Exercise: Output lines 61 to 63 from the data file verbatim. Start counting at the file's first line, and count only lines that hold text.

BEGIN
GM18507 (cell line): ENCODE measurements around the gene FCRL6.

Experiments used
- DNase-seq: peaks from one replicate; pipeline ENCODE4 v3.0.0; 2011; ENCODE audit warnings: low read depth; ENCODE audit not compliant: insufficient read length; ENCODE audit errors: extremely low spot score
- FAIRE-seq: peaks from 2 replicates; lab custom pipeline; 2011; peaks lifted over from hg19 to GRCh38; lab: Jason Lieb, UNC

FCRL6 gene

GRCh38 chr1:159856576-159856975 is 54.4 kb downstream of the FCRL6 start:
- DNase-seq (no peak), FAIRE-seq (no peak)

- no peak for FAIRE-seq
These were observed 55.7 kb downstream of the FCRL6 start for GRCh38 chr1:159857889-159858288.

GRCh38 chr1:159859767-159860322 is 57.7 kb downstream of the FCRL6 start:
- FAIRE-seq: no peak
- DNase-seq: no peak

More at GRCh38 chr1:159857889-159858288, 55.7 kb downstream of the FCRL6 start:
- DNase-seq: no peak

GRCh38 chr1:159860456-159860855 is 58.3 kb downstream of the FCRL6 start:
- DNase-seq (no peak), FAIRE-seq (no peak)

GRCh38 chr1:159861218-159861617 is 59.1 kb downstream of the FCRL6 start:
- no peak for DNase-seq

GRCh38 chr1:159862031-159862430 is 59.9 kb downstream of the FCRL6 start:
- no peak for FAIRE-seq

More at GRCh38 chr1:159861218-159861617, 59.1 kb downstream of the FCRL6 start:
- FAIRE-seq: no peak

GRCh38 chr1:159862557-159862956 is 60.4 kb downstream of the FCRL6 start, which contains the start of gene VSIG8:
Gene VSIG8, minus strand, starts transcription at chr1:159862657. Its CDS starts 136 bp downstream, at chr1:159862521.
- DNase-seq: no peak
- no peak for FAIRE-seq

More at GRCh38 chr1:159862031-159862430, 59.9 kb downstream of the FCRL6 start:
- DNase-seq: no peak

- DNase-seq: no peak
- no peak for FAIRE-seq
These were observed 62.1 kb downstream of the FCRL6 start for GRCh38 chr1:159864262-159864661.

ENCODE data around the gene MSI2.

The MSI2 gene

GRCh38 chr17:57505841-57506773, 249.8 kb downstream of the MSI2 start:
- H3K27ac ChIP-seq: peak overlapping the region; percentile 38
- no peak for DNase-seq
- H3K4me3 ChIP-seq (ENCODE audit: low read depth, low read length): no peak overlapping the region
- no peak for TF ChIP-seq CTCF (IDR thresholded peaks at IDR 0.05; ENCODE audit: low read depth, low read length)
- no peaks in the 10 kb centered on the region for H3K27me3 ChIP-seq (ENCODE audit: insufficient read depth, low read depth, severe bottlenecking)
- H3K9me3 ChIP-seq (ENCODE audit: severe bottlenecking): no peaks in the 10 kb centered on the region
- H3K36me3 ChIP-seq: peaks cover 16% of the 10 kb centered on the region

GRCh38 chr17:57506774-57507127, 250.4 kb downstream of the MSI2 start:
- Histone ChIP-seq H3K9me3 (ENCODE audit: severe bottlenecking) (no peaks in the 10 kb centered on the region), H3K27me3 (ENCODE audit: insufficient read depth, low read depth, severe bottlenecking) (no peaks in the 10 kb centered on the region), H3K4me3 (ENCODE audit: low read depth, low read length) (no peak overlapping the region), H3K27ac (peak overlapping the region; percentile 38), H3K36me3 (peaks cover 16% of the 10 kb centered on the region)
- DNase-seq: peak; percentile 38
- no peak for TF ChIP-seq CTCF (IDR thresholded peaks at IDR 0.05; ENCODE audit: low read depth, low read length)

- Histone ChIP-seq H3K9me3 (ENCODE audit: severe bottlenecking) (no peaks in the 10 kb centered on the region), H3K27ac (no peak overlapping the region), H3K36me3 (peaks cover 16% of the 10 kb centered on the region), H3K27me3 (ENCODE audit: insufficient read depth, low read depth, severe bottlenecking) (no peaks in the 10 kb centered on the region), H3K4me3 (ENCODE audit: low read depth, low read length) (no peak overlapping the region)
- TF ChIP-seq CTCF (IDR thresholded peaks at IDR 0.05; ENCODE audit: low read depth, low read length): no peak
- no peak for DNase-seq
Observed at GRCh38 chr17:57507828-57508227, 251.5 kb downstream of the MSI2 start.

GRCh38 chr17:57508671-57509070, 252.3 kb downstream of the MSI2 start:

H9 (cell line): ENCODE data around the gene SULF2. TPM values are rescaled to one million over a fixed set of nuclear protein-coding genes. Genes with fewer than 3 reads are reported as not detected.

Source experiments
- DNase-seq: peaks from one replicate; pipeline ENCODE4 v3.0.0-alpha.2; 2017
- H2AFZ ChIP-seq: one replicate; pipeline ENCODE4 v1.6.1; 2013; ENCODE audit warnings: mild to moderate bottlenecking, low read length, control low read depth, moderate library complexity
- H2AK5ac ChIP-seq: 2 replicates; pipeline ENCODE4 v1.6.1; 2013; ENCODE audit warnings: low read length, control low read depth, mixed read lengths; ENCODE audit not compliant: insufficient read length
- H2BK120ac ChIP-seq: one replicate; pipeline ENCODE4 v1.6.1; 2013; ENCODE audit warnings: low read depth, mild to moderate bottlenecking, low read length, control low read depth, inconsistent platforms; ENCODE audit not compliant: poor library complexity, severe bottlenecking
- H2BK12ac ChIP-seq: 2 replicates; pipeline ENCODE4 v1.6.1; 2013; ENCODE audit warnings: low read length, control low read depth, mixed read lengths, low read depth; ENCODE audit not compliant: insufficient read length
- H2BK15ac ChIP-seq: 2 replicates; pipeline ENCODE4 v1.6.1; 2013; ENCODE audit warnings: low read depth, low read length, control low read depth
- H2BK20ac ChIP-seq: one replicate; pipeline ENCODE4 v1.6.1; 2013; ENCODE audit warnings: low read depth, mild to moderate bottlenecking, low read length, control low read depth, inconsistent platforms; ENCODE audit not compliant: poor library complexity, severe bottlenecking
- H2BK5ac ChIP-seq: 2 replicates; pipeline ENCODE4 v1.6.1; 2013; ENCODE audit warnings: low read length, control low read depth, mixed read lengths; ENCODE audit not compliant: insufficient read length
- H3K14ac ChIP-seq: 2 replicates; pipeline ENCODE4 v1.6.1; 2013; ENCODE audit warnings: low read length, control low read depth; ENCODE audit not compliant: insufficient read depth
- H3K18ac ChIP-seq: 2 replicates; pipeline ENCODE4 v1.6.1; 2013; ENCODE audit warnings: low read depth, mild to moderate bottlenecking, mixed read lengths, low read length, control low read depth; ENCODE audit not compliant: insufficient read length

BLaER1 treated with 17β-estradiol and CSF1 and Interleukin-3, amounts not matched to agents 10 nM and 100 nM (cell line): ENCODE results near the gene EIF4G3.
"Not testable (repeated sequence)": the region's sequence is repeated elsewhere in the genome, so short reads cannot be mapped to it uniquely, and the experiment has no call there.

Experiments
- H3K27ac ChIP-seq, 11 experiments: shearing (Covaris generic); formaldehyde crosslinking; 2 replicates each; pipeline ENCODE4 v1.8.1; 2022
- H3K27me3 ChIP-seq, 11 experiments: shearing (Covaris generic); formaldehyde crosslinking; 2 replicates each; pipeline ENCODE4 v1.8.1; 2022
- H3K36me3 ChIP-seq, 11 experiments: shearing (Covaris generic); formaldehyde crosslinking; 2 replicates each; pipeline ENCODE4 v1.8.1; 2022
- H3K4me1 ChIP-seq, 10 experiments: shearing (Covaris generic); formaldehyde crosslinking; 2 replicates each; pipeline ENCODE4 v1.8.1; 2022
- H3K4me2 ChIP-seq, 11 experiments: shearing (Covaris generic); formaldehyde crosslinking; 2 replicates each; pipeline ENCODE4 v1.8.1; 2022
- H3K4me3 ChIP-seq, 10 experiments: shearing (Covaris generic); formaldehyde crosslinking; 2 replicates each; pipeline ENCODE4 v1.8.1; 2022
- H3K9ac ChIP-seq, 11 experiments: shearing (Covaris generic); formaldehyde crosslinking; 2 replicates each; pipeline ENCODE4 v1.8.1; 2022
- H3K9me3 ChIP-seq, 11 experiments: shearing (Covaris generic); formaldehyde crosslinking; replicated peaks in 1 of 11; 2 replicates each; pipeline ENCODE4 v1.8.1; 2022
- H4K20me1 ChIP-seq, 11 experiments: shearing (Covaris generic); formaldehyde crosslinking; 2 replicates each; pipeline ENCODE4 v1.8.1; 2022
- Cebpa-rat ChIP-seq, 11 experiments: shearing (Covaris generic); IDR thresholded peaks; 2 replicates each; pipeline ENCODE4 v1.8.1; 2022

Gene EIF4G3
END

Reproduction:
- H3K14ac ChIP-seq: 2 replicates; pipeline ENCODE4 v1.6.1; 2013; ENCODE audit warnings: low read length, control low read depth; ENCODE audit not compliant: insufficient read depth
- H3K18ac ChIP-seq: 2 replicates; pipeline ENCODE4 v1.6.1; 2013; ENCODE audit warnings: low read depth, mild to moderate bottlenecking, mixed read lengths, low read length, control low read depth; ENCODE audit not compliant: insufficient read length

BLaER1 treated with 17β-estradiol and CSF1 and Interleukin-3, amounts not matched to agents 10 nM and 100 nM (cell line): ENCODE results near the gene EIF4G3.